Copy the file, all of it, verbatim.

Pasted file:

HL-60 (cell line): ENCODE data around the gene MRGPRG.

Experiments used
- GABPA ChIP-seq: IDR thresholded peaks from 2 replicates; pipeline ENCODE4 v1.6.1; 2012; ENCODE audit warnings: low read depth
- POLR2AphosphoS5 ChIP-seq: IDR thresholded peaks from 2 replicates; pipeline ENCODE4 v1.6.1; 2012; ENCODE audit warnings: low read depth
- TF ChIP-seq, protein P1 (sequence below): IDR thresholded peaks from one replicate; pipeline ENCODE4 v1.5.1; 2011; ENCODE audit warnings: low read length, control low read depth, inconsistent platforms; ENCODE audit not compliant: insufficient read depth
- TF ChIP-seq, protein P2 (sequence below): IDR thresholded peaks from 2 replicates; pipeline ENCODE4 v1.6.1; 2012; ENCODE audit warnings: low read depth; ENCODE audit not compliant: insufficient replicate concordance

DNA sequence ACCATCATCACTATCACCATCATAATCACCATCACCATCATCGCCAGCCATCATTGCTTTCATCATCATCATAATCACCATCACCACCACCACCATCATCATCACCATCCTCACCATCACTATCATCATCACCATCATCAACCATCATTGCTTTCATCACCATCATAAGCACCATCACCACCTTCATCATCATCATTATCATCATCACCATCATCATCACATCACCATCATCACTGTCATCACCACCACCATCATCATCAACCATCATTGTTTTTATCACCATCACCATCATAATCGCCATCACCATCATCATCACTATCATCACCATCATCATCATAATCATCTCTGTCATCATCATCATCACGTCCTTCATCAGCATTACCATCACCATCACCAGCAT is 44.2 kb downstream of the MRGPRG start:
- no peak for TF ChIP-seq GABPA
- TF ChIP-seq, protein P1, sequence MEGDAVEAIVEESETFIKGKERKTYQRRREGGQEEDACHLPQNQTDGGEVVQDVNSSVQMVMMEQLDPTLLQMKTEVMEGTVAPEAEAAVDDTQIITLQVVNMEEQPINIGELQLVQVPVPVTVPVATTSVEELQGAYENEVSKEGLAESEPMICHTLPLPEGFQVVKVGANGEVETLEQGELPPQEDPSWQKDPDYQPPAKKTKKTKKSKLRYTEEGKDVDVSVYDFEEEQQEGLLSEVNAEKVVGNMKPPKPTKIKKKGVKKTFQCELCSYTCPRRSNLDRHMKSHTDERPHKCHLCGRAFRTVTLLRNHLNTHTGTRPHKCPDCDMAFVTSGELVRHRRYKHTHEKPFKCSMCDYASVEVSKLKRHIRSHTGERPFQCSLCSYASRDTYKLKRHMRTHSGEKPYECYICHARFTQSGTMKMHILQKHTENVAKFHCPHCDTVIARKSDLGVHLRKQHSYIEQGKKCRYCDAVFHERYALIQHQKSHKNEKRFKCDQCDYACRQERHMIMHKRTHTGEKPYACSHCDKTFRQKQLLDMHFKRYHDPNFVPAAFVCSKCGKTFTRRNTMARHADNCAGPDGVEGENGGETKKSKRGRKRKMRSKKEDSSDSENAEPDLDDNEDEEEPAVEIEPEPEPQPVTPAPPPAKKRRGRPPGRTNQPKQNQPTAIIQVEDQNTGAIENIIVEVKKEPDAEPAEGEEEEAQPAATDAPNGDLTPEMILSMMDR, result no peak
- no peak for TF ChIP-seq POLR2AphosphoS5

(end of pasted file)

HL-60 (cell line): ENCODE data around the gene MRGPRG.

Experiments used
- GABPA ChIP-seq: IDR thresholded peaks from 2 replicates; pipeline ENCODE4 v1.6.1; 2012; ENCODE audit warnings: low read depth
- POLR2AphosphoS5 ChIP-seq: IDR thresholded peaks from 2 replicates; pipeline ENCODE4 v1.6.1; 2012; ENCODE audit warnings: low read depth
- TF ChIP-seq, protein P1 (sequence below): IDR thresholded peaks from one replicate; pipeline ENCODE4 v1.5.1; 2011; ENCODE audit warnings: low read length, control low read depth, inconsistent platforms; ENCODE audit not compliant: insufficient read depth
- TF ChIP-seq, protein P2 (sequence below): IDR thresholded peaks from 2 replicates; pipeline ENCODE4 v1.6.1; 2012; ENCODE audit warnings: low read depth; ENCODE audit not compliant: insufficient replicate concordance

DNA sequence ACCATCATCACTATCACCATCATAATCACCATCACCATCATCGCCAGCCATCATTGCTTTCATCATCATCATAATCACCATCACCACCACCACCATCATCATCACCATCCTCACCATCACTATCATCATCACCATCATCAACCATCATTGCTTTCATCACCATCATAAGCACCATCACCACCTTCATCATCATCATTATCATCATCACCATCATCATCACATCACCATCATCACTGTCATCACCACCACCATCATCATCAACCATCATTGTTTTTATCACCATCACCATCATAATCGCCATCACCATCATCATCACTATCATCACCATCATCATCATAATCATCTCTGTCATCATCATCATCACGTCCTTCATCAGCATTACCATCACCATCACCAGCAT is 44.2 kb downstream of the MRGPRG start:
- no peak for TF ChIP-seq GABPA
- TF ChIP-seq, protein P1, sequence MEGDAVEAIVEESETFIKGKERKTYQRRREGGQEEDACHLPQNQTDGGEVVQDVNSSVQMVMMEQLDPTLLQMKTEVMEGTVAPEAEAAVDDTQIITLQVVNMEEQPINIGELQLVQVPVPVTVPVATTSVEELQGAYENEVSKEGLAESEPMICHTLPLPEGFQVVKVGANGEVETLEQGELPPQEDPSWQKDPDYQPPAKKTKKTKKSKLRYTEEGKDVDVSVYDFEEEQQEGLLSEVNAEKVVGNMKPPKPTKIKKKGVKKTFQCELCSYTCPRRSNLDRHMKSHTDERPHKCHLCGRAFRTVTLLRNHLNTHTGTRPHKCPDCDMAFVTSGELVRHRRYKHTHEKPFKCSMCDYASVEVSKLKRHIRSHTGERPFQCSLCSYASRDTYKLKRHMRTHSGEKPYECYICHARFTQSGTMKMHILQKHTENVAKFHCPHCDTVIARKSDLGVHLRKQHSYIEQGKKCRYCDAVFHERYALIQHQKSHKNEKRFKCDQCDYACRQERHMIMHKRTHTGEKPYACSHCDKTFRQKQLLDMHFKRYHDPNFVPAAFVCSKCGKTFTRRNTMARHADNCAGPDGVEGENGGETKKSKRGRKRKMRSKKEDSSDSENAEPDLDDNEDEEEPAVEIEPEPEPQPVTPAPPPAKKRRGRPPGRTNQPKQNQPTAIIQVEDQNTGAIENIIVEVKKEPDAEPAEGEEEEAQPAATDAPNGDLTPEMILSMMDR, result no peak
- no peak for TF ChIP-seq POLR2AphosphoS5